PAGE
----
Four Digit Addressing
If your system does not automatically setup 4 digit addressing here is a way to do it manually. The basic idea for this came from a QSI manual.

The following way uses a calculator.
A. Start with the locomotive address and divide it by 256. Sample 4449 ÷ 256 = 17.3789....
B. Take the whole number (17) and add it to 192. Sample 17 + 192 = 207
C. Program the value (207) in step B is into CV-17.
D. Multiply the whole number from step A by 256. Sample 17 X 256 = 4352
E. Subtract the locomotive address from the computed value in step D. Sample 4449 - 4352= 97.
F. Program the value (97) in step E is into CV-18.
G. To activate 4 digit addressing a value of 32 (bit 5) needs to be added to CV-29.

Programming on the Main Track
Lenz uses the term “PoM” in the display for Programming on the Main. This mode is also called the “OPS Mode Programming”. This allows you to change the value in a CV while out on the m ainline. Functions like lighting, sound levels, acceleration/deceleration rates can be changed on-the-fly while operating a locomotive. The change will only apply to the address shown in the display. With a little practice you will appreciate what this feature can do for you and the operation of a train. The value in a CV can not be read back in this mode.

Operation with the Lenz System

The Lenz system is multi language. When you start up be sure to select your language preference.

Accessory Control
The system allows you to control either separate accessory decoders. Accessory decoder are controlled with the pressing the “F” key followed by the “5" key. Then enter the accessory address. The + and – key are used to throw the turnout.

Emergency Stop
The “St” key is programed to stop all locomotives and leave track power on. With track power on you can still operate accessory decoders to clear a turnout set the wrong way. The “St” key can be programed for other functions. See the throttle manual for more information.

Function Keys
The cab has function keys F0 to F9 that can be entered directly. W ith the explosion of newer sound equipped locom otive these extra function keys become very useful! The new SoundTraxx Tsunami and QSI sound decoder use the function keys higher than F8. Below is a sample of the function keys and actions.

If your throttle does not have function keys for some of the higher numbered function there is a way to re-map the functions. Functions can be re-mapped to your available function keys. Some Lenz decoders do not conform to the NMRA function m apping practice. The new Gold Series decoders do conform.

Function Key Typical Function Tsunami Steam* Tsunami Diesel* QSI Steam* QSI Diesel*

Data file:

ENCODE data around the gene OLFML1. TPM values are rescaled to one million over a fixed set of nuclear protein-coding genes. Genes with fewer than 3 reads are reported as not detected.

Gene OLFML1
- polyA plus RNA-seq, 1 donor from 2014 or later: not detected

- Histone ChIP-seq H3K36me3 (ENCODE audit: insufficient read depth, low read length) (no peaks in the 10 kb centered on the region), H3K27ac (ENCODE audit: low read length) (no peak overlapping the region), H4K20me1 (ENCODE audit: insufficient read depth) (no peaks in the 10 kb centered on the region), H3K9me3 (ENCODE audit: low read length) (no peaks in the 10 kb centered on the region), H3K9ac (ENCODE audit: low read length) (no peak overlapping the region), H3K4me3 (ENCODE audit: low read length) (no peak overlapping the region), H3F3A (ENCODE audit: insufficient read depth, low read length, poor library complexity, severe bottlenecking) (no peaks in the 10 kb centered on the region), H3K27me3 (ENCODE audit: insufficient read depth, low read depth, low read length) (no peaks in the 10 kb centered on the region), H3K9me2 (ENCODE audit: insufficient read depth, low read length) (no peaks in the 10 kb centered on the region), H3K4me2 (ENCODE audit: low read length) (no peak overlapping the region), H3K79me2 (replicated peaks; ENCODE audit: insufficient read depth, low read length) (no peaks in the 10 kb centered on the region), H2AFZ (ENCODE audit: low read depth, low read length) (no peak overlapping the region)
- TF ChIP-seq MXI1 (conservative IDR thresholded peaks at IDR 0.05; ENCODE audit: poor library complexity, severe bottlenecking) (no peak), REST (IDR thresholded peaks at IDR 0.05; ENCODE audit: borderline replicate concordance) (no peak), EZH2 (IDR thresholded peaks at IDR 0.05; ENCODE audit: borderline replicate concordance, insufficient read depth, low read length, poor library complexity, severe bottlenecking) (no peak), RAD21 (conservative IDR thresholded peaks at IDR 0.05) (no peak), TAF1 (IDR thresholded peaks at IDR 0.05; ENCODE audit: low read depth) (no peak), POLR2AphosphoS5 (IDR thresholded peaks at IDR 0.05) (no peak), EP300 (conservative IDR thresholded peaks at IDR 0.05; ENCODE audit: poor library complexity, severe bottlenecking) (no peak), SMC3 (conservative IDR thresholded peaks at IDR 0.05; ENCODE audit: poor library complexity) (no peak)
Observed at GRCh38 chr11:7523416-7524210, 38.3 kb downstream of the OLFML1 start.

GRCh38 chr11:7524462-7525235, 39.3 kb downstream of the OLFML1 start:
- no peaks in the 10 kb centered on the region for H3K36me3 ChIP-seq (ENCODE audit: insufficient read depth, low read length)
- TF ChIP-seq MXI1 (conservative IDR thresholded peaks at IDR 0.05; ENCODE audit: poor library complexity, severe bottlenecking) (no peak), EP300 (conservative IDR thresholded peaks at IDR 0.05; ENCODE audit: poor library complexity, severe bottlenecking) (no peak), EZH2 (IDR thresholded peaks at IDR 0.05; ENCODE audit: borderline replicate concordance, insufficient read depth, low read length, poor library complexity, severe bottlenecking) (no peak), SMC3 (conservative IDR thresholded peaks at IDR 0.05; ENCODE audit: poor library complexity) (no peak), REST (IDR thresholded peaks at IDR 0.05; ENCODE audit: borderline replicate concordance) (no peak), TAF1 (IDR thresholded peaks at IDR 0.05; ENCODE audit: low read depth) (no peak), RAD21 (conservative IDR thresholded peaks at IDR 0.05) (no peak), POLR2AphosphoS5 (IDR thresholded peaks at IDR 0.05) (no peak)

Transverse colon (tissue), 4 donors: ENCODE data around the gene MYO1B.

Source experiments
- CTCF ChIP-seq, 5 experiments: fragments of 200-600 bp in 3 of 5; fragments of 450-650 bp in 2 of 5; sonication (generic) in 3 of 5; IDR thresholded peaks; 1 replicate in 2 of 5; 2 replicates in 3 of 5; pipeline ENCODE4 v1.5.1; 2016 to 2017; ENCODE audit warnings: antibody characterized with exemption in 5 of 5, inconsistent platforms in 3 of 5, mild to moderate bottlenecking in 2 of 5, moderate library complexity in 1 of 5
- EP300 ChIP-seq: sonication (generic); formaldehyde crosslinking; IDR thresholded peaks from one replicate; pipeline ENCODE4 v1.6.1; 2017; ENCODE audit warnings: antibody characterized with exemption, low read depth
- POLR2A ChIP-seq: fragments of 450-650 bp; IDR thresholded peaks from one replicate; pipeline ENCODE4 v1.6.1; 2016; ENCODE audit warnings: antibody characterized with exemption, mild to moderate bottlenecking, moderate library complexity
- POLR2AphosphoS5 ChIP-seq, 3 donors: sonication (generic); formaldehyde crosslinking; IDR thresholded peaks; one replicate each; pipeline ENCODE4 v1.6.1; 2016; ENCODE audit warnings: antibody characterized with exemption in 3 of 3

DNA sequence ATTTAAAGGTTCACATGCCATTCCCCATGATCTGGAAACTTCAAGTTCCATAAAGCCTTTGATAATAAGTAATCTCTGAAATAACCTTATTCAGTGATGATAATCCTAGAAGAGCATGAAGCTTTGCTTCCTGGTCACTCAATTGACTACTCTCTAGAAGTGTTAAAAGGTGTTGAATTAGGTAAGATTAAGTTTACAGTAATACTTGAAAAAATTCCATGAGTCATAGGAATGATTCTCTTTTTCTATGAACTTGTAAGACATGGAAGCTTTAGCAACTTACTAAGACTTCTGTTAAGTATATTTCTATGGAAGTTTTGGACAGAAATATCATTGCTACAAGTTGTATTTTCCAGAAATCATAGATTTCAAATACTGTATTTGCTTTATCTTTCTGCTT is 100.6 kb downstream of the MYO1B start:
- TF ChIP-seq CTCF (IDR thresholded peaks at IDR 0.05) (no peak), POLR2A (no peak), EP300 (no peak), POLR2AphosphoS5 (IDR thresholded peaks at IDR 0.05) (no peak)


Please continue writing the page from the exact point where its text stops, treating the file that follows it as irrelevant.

Head/Backup Light Head/Backup Light Head/Backup Light Head/Backup Light Head/Backup Light
Bell Bell Bell Bell Bell
Horn/Whistle Whistle Horn Whistle Horn
Short Whistle Short Horn Coupler Sound Coupler Sound
Steam Release Dynamic Brake Steam Blower Fans
Function F5 Function F5 Dynamic Brake
Function F6 Function F6 Doppler/Startup Doppler/Startup
Light Dimmer Light Dimmer Brake Squeal Brake Squeal
Sound Mute Sound Mute Sound Mute Sound Mute Sound Mute
Water Stop Sound RPM + Cruise/Shutdown Cruise/Shutdown
Dynamo RPM - Short Air Let Off/Pop Off Speed Read out
Brake Squeal Brake Squeal Short Air Let Off/Boiler Blow Down Number Board
Coupler Sound Coupler Sound Short Air Let off Hazard/Cab Light

* Note-- The above chart is subject to change depending on the type of locomotive or decoder.

Consisting or MUing (multiple unit)is the ability to run more than one locomotive together as a single unit. Two m ethods are available with the Lenz system. They have a setup for Double Heading or for Multi-unit consists. The Multi-unit consisting requires a software of version 3 or later. Check the throttle manual for m ore information on setting up either of these consist.

DCC Documents
DCC system and decoders all come with manuals or information sheets. When you buy DCC products you get a receipt from the supplier. All of these documents should be retained. You may need a receipt to prove when you bought a device when getting som ething repaired under warrantee. Manuals are needed for reference, like when a decoder gets amnesia and needs to be reprogrammed. It is a good idea to write down the programing of a decoder’s CVs and keep the information with the decoder manuals. Even though many of the manuals are now available over the internet in time they get obsoleted and can get removed. Lenz does a good job of keeping manuals of obsolete equipment on their website, many others do not.

Getting Help
There is a Yahoo Chat Group for Lenz with over 1200 members. Questions posted here should get a quick answer. There are a number of ways of contacting Lenz Elektronik GmbH:

Lenz Elektronik GmbH
Huettenbergstrasse 29
D-35398 Giessen
Phone: 49 (0) 6403 900 133
Email: info@digital-plus.de

North America
Lenz Agency
PO Box 143
Chelmsford, MA 01824
Phone: 1-978-250-1494
Email: support@lenz.com